As local as it gets: watching the (edible) balcony garden grow

IMG_8525Since moving into my latest Amsterdam flat about a year ago, I have been dreaming about putting the beautiful 5 x 2 meters squared/ South-facing balcony to good use. Last year was a first attempt, and it went quite well.  This year, I am curious to know: how much can one really grow on a (albeit, quite sizable) city flat’s  balcony?  And how much effort will it take?  After all, I have two jobs and often travel, for work or pleasure… (I do have a helpful flatmate, but she is also quite busy with work and travels. So who will care for my babies from time to time?) But, if my garden is successful, is this enough to supplement (or at least compliment) going to the grocery store or farmers’ market? Or is it more of a hobby project?  Perhaps… a bit of both.

IMG_8576While this has been a cold spring, I’m happy to report the garden is finally reaching its potential – my seedlings have all been sent outside and some of them are becoming proper plants.  I’ve previously reported on some of the other urban agricultural activities I am involved in, here in Amsterdam. But it really doesn’t get much more ‘local’ than the kitchen balcony.  This year, I have tried my hand at the following crops: (several types of) heirloom tomatoes, (several types of) peas, (several types of) peppers, fava beans, strawberries  carrots, radishes, rhubarb, beets, spinach, arugula, potatoes, pumpkin, sunflowers, lavender, red & yellow onions, lettuce, bok choy and courgette.  I’m also growing a few herbs and medicinal crops: basil,  mint, thyme, chives, rosemary, coriander, lemon balm, and comfrey.  Of course I also have a few flowers: pansies & nasturtiums – both edible; as well as a mix of bee-friendly flower seeds and a few other varieties that remind me of my childhood and my grandmother.  (Yes, I’m a bit sentimental…)

Since I move around a lot and never know how long I will stay in a place, I want to keep the investments minimal – for my pocketbook and to reduce my environmental footprint. (After all, how sustainable is my garden habit, if I only use it for ones season?) No worry though: in Amsterdam people throw out the funniest things, including many of the pots now on my balcony… the rest of my plant containers consist of veggie crates from local supermarkets. As such, the only thing I have really purchased? A few bags of soil (that I carried up the four flights of stairs), some starter plants, a variety of seeds – and a few gardening courses to help me maximize the space and light (e.g. Cityplot’s courses on “urban permaculture“, “worm compost“, “grow your own pesto” and “creating a bee-friendly garden”.)  After all, I’ve always had a few herbs in the windowsills… but this is the first time I’ve had enough space to explore so much variety & I have a lot to learn!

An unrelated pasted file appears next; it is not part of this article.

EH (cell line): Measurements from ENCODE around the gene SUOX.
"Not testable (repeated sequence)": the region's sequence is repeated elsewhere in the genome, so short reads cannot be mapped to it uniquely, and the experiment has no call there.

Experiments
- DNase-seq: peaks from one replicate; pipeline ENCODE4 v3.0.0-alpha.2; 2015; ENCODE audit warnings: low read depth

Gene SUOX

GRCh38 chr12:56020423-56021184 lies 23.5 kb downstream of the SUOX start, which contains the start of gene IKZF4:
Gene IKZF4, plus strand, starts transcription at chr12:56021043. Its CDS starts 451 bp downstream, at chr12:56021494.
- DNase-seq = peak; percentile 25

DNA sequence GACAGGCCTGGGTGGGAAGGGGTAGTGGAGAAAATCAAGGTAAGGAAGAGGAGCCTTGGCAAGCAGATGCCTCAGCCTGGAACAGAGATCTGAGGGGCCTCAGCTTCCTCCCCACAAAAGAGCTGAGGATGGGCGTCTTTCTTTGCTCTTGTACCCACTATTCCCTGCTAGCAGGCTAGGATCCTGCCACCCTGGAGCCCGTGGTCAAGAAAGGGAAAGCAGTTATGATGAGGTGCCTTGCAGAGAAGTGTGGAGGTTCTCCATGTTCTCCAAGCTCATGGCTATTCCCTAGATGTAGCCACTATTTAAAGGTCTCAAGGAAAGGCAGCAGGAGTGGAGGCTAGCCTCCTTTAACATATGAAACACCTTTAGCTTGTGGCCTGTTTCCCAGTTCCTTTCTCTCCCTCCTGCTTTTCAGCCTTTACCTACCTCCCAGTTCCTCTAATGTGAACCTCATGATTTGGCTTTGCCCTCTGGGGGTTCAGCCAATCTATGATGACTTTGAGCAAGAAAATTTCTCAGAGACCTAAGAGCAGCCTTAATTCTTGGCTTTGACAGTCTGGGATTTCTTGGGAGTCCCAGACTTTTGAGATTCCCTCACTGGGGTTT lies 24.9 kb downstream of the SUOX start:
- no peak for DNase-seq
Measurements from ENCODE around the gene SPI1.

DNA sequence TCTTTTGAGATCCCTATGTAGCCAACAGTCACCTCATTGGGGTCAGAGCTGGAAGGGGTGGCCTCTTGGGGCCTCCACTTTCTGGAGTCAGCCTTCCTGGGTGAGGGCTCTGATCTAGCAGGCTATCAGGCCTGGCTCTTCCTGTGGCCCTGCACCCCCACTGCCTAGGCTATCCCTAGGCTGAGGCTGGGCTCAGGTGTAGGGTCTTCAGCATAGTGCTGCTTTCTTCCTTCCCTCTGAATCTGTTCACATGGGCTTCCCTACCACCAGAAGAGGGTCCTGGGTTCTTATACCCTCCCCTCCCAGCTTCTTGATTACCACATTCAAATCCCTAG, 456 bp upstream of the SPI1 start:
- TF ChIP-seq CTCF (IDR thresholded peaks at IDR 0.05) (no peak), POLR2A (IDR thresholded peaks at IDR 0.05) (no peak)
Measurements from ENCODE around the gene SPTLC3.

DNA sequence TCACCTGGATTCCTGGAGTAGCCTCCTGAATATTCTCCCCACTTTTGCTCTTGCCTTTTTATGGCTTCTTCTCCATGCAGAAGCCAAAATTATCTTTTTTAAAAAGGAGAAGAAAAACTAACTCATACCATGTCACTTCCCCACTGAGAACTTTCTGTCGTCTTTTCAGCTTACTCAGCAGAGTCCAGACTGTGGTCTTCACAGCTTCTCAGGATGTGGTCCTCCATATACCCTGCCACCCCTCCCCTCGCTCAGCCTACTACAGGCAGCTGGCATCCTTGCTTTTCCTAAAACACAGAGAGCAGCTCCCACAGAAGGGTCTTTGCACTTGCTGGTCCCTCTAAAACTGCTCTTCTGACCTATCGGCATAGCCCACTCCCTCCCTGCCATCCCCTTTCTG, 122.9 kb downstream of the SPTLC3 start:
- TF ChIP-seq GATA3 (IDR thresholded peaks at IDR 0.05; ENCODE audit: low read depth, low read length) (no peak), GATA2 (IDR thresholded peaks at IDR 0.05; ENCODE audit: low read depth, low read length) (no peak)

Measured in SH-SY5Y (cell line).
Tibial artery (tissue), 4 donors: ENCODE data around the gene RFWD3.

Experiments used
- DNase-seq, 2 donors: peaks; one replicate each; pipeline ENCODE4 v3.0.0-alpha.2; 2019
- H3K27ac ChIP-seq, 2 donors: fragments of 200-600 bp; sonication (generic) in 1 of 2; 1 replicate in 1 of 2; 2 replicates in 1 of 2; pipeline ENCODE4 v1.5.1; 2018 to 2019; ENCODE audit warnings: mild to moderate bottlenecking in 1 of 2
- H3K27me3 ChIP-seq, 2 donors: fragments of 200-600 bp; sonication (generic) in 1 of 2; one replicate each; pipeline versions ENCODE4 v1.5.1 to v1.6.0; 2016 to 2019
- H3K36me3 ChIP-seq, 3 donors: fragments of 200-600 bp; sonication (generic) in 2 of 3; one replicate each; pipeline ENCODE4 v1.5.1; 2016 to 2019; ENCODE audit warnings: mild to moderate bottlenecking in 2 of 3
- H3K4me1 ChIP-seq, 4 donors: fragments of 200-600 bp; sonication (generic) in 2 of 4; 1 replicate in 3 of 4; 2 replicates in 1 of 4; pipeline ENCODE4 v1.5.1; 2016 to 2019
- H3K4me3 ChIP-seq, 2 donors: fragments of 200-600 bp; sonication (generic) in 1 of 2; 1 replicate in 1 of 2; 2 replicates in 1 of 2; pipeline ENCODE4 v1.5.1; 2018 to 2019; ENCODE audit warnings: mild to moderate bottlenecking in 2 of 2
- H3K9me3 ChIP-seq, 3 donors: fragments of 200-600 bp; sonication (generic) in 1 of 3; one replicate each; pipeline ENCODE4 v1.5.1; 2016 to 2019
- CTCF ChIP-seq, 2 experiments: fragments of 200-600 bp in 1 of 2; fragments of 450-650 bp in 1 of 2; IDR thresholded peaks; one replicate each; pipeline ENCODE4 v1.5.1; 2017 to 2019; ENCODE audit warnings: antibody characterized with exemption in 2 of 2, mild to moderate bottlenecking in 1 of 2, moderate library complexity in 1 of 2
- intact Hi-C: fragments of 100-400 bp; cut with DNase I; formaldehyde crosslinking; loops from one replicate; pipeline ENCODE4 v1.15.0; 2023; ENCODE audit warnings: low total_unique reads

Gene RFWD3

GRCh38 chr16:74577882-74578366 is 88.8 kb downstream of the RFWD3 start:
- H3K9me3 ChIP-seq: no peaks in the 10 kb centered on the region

Now comes the fun part: after the last several months watching (and watering) the seedlings in the windowsills, they are all outside and have started to produce.  I’ve had my first few salads consisting of spinach, mixed greens, radishes and pansies.  Looking forward to more variety soon, as the garden grows!  I’ve also come across another great blog with fun receipts for kitchen/ urban gardens… can’t wait to test them out!

Rooftop gardening (3)
My very first summer harvest, consisting of salad greens & radish-leaf pesto: 2 May 2013!
(Yes, I did add a few extras to the salad; but its base ingredients are all from the rooftop.)
Rooftop gardening (2)
L: beets, courgette, carrots and peas, rhubarb & Swedish wild flowers;
Top R: potatoes, spinach, arugula & salads (in a shadier corner, that they like);
Bottom R: garden herbs, closest to the kitchen and a great addition.
Rooftop gardening
Looking forward to having spinach, strawberries, nasturtium and tomatoes – all in the same salad! (Any good bok choy recipes? Let me know!)
Pumpkins like a fair amount of space, half-finished compost & sunshine. They also need lots of space, when their vines start to grow.
In addition, this is the bee-friendly corner: bee-friendly flower seeds and two types of bee hotels (in the least trafficked portion of our balcony to give them a bit of space…)

5 thoughts on “As local as it gets: watching the (edible) balcony garden grow

  1. Wow, Jenn I am so impressed with what you’ve grown in such a short time! That is an amazing amount of food you’re growing, proof that we live in a world of abundance. A few seeds and a little work, and look at what’s possible!

  2. You’re giving AH & Aldi a run for their money!

    Can you talk to one of those many flower shops over there and find out about their business model? I’ve never seen classier flower stands in a city before. I’d love to have a line of “pop-up” flower shops here… yes, pun intended.

    1. I’m also curious to know their business model… especially how they all stay in business. Worse than Starbucks in downtown Seattle! 🙂

      BTW, I found out about a cool promo in a Japanese city (blanking on the name at the moment, but I will come to it) that allows people with fresh flowers to ride city transport for free – because flowers make everyone happy. Ha! Just hope they are ethically sound flowers, that is – low on chemicals and high on human rights! 🙂 Still, I like the idea!

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